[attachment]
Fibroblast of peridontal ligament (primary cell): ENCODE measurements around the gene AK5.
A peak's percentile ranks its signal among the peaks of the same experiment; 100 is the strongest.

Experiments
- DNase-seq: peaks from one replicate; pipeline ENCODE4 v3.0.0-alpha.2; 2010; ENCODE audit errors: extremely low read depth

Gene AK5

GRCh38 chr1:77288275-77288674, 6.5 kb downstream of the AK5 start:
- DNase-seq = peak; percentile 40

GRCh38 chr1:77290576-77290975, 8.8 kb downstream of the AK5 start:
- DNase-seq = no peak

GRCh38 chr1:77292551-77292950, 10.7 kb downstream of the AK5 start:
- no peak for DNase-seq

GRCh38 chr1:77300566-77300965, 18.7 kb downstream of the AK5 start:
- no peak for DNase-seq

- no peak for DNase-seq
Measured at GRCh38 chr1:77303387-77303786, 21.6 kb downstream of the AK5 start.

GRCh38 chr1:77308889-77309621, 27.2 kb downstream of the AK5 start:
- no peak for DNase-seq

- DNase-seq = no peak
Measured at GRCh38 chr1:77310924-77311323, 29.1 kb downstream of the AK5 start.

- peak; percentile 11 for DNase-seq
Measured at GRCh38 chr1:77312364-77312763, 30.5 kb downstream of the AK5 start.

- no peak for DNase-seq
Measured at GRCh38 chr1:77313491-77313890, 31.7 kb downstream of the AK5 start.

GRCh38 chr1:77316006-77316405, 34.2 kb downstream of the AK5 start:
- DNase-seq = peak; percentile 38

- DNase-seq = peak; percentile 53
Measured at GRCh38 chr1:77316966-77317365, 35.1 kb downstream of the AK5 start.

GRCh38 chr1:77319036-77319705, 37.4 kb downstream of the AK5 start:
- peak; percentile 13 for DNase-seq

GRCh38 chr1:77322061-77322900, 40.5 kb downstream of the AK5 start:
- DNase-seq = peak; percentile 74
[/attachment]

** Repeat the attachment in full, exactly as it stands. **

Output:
Fibroblast of peridontal ligament (primary cell): ENCODE measurements around the gene AK5.
A peak's percentile ranks its signal among the peaks of the same experiment; 100 is the strongest.

Experiments
- DNase-seq: peaks from one replicate; pipeline ENCODE4 v3.0.0-alpha.2; 2010; ENCODE audit errors: extremely low read depth

Gene AK5

GRCh38 chr1:77288275-77288674, 6.5 kb downstream of the AK5 start:
- DNase-seq = peak; percentile 40

GRCh38 chr1:77290576-77290975, 8.8 kb downstream of the AK5 start:
- DNase-seq = no peak

GRCh38 chr1:77292551-77292950, 10.7 kb downstream of the AK5 start:
- no peak for DNase-seq

GRCh38 chr1:77300566-77300965, 18.7 kb downstream of the AK5 start:
- no peak for DNase-seq

- no peak for DNase-seq
Measured at GRCh38 chr1:77303387-77303786, 21.6 kb downstream of the AK5 start.

GRCh38 chr1:77308889-77309621, 27.2 kb downstream of the AK5 start:
- no peak for DNase-seq

- DNase-seq = no peak
Measured at GRCh38 chr1:77310924-77311323, 29.1 kb downstream of the AK5 start.

- peak; percentile 11 for DNase-seq
Measured at GRCh38 chr1:77312364-77312763, 30.5 kb downstream of the AK5 start.

- no peak for DNase-seq
Measured at GRCh38 chr1:77313491-77313890, 31.7 kb downstream of the AK5 start.

GRCh38 chr1:77316006-77316405, 34.2 kb downstream of the AK5 start:
- DNase-seq = peak; percentile 38

- DNase-seq = peak; percentile 53
Measured at GRCh38 chr1:77316966-77317365, 35.1 kb downstream of the AK5 start.

GRCh38 chr1:77319036-77319705, 37.4 kb downstream of the AK5 start:
- peak; percentile 13 for DNase-seq

GRCh38 chr1:77322061-77322900, 40.5 kb downstream of the AK5 start:
- DNase-seq = peak; percentile 74